Various resources can help you identify the kinds of work that are available for Sociologists. The benefit (as well as the curse) of the degree in Sociology is that it prepares you for nearly anything. The key for graduates is to apply the skills and knowledge that they have learned. As students begin thinking about careers, or if they simply want to explore further, they are encouraged to speak with their advisor or to any other of the Sociology faculty. Additionally, they can explore the links on this page.
Skills that can be Developed by the Sociology Degree
- Writing Skills.
- Critical Thinking Skills.
- Identification of the dynamics/complexity of change
- Conceptualize problems
- Development of research strategies
- Investigative skills (e.g., survey construction, participant observations, content analysis)
- Analytical skills (e.g., statistics, unitization).
- Problem Solving
- Computer skills (e.g., SPSS, word processing).
- Focus on behavior in groups (e.g., formal organizations, families, communities) and the impact of diversity in groups.
- Understanding of how people function as/in groups (e.g., team dynamics, leadership)
- Recognizing impact of context in which decisions are made (e.g., political, social, economic).
WI Social Work Certification for Non-Social Work (No BSW) BA/BS Students
While UW-La Crosse does not offer a social work degree or a BSW, many students who are major in social sciences such as sociology are interested in working in the human services/social services field. There are many opportunities for jobs in human services/social services that do not require the job applicant to be social work certified. However, there are also jobs that require social worker certification. Individuals without the BSW or MSW must become state certified in order to take certain jobs which state that the individual must have social work certification. The State of Wisconsin has a website that presents detailed information on certification for non-social work degree graduates. If you have questions regarding the process, you should always check with the State Department of Regulation and Licensing to assure that you are following the appropriate steps toward licensure.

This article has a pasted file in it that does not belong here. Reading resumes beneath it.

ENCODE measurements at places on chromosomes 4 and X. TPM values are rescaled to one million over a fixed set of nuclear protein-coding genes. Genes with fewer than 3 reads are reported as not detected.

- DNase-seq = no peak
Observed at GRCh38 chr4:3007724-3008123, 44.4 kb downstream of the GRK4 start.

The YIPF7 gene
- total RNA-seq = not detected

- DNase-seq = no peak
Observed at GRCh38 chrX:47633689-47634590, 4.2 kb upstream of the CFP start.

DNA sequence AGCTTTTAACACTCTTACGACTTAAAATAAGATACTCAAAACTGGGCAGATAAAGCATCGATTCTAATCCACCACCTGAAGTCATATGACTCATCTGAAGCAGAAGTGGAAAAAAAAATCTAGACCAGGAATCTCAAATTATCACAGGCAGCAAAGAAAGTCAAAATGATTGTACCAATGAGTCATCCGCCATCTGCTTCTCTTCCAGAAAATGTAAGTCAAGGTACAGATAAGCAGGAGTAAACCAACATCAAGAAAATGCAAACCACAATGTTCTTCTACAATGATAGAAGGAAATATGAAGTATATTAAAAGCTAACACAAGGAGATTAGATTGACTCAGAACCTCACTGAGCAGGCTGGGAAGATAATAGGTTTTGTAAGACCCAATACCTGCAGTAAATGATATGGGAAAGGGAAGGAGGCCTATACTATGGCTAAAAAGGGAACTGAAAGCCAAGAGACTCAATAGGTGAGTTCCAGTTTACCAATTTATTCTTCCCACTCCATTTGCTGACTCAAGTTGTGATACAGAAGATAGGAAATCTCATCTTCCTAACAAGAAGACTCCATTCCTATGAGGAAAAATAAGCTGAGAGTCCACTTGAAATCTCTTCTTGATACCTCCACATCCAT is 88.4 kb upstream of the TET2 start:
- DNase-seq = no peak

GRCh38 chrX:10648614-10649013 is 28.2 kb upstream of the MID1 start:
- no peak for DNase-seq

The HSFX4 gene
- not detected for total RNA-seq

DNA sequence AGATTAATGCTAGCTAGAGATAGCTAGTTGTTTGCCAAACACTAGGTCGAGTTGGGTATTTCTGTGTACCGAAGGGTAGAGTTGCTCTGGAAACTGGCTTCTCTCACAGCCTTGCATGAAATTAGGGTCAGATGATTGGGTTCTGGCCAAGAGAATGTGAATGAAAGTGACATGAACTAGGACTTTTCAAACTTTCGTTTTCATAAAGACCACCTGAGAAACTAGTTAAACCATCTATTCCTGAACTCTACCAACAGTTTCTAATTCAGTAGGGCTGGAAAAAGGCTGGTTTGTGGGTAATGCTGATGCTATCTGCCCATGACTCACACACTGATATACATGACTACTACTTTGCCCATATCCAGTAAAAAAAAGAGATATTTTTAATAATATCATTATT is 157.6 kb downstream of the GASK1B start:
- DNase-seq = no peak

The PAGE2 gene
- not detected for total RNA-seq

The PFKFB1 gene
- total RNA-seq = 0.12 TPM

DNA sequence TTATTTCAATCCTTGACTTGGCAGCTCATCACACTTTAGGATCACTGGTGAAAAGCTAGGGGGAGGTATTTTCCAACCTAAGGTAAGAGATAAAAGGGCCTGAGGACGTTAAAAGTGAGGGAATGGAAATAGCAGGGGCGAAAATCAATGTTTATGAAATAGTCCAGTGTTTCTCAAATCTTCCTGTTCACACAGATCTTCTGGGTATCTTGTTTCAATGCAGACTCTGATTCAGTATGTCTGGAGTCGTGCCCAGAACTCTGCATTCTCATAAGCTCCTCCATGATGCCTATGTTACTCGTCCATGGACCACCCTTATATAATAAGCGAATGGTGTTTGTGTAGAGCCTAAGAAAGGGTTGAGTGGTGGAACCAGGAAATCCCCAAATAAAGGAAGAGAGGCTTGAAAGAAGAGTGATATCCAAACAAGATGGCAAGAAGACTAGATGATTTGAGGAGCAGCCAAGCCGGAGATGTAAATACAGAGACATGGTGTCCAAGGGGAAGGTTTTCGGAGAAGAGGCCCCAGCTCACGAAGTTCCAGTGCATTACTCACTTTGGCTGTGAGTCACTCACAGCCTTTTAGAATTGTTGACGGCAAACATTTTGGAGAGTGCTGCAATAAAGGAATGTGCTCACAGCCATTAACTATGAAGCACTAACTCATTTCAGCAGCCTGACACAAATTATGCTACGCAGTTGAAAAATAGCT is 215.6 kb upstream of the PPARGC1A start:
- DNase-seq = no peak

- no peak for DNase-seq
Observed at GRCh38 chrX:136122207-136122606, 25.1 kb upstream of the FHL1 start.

Below are some of the State of Wisconsin Social Work License Certification webpages, the links can be confusing, so you will want to print all related documents, particularly these:
For a detailed overview of the process, please see the following document: WI Social Work Certification Information
Results of the 2001 Alumni Survey
The 2001 Sociology Alumni Survey (conducted and explored by Erin Behlen (graduated May, 2001) and Dr. Robert Bilby (Professor Emeritus) attempted to contact approximately 800 UW-L graduates who majored in Sociology. Two hundred and twenty alumni (graduating between the years 1965 and 2000) responded to the survey. The median age of those who responded was 34, 67% were female, and 85% resided in the Midwest (most in Wisconsin).
As we know, sociology majors tend to enter into a diverse number of fields. According to the survey:
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